“Even if legislative changes are not made before 2034, we’ll still be able to pay 78 percent of each benefit due”. Note: “each benefit due”.

      I am sure this website has not been update with the new report information. Such statements have been on the bottom of your personalized statements or with links going back over a decade.

      https://www.ssa.gov/people/materials/pdfs/EN-05-10229.pdf?utm_source=statement&utm_medium=offsite&utm_campaign=vnty-statement-factsheet&utm_content=statement-pdf-en05-10229-vnty-thereforme

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    2. I don’t see benefits being cut for anyone. It would be political suicide. However, when you see that the trust fund will only be able to pay 77% of of earned benefits, that would apply to everyone currently collecting Social Security – but I would not worry about it actually happening.

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      1. Expect to see “revenue raisers”, new taxes, new surcharges, lowering IRMAA threshold, and yes they will likely have to apply to people receiving benefits – but likely over some minimum dollar threshold.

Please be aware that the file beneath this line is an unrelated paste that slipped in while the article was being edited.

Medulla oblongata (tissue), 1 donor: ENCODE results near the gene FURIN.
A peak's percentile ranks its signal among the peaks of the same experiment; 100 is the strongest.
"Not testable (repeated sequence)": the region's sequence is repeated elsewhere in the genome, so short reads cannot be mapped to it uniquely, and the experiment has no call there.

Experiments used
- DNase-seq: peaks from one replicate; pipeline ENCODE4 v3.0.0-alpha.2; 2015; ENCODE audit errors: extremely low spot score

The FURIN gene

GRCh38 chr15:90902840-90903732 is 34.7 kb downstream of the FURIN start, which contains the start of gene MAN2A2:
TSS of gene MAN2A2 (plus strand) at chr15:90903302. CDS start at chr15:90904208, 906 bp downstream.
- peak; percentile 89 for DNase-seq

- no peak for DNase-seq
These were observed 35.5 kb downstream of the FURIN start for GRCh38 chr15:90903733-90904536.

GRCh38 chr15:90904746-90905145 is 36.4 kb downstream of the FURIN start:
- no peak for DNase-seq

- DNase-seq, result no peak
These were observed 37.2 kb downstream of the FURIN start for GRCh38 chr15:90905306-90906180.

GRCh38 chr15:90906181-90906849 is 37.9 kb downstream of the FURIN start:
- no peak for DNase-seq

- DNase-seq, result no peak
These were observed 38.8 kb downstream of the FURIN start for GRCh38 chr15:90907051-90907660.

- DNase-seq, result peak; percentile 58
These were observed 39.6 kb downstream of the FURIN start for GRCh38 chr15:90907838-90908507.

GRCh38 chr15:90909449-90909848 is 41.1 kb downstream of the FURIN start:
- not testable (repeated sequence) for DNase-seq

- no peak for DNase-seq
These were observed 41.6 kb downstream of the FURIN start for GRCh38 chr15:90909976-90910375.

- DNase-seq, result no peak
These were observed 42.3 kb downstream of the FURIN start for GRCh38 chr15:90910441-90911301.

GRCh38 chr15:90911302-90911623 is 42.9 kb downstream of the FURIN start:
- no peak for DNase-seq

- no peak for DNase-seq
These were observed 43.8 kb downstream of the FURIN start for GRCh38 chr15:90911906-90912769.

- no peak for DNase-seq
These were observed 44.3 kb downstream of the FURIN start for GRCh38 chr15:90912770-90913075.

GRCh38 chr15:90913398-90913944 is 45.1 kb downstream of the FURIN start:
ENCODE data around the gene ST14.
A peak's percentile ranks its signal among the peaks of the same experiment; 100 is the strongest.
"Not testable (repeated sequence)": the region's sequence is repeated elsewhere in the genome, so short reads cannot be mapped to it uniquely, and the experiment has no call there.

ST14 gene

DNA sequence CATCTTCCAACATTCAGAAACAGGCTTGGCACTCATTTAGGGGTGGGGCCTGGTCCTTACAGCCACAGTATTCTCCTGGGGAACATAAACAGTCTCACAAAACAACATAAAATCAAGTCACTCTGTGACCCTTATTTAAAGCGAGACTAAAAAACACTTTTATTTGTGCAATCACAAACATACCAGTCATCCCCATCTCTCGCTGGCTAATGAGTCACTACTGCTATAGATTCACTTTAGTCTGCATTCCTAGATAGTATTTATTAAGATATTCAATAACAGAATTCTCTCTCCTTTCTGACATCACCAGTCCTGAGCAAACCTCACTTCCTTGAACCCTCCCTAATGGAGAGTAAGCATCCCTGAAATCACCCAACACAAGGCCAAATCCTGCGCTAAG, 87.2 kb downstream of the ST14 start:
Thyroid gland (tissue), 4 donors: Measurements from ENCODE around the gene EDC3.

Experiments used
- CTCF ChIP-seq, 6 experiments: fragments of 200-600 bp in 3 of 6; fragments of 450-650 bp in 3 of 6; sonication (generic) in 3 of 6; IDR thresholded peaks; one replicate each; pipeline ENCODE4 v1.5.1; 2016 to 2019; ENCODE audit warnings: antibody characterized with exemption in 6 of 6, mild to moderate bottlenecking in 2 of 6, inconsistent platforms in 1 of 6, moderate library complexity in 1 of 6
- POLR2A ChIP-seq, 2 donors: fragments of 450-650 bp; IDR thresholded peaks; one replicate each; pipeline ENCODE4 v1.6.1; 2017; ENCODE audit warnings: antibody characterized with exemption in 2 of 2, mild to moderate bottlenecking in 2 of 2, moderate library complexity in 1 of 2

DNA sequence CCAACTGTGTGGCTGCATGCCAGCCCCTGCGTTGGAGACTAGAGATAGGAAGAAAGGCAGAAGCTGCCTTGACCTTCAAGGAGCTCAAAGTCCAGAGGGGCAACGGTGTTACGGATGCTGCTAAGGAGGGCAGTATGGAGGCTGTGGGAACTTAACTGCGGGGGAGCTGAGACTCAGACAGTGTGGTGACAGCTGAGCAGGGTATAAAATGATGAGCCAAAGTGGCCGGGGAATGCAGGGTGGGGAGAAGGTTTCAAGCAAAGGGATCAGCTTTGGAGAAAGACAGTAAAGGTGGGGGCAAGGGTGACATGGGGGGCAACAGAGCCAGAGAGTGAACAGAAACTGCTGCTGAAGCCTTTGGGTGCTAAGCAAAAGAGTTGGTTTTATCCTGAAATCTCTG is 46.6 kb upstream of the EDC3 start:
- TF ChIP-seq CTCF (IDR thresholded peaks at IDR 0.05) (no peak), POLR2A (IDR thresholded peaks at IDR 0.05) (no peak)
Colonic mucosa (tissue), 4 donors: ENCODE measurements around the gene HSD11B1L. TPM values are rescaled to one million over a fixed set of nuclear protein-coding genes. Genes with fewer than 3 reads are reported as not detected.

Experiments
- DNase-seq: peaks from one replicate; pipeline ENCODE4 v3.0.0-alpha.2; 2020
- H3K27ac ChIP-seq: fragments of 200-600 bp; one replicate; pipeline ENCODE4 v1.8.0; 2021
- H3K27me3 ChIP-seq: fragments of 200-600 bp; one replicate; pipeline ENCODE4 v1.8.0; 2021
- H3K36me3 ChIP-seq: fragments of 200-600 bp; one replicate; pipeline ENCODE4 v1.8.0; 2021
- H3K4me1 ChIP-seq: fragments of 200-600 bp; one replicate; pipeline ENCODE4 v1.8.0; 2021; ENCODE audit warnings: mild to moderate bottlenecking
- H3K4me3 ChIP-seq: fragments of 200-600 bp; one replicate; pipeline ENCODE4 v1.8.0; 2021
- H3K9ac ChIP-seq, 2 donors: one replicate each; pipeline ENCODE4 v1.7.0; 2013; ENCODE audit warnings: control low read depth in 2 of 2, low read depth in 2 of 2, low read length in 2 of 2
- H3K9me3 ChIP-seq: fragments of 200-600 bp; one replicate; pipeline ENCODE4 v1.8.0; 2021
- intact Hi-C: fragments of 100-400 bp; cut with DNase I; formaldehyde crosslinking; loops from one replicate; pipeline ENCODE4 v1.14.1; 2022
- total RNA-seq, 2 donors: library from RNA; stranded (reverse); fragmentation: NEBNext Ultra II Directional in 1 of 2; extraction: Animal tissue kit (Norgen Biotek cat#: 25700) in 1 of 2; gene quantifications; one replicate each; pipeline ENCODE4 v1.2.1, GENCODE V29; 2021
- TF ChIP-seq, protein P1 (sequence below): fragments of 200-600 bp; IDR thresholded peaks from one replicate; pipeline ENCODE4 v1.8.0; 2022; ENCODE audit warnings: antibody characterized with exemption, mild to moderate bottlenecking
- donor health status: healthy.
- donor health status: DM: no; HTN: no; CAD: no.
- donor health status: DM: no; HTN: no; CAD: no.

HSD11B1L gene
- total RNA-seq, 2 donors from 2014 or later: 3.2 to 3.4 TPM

Same old story – over promise to buy votes then stick it to current workers and generations to come.

        I mean, those 80 year olds obviously, as a group, failed to fund their own benefits. It would be great to see someone calculate the generational funding and benefit comparison so we would know who truly “earned” their benefit.

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  3. I don’t see anywhere that congress is lining up on raising rates, extending age requirement, or any other way of dealing with social security. I’m sure that there are individual preferences that have to be worked through so it is not a one day piece of work to get legislation. It is going to be a long slog.
    I’m not concerned about the trust fund but it would be good for people doing advance planning to know what to expect from social security in retirement.

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  4. So after I post here this morning, I was reading Yahoo Financial news. Several articles are trumpeting that Social Security reduction in benefits is pushed back a year since the 2021 report (all true). Therefore the crisis is delayed, pop the champagne.
    AARP issued a statement that basically said it needs to be fixed now.

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  5. One thing is for sure, no action will taken before midterms other than expand the entitlements to buy votes for both parties.
    Until national lobbying groups like AARP demand reform to save Social Security instead of expanding Social Security or bigger COLAs, no politican is going to touch the third rail that Social Security is. 2032 election is going to be a fun election as we elect the president who either saves or kills Social Security.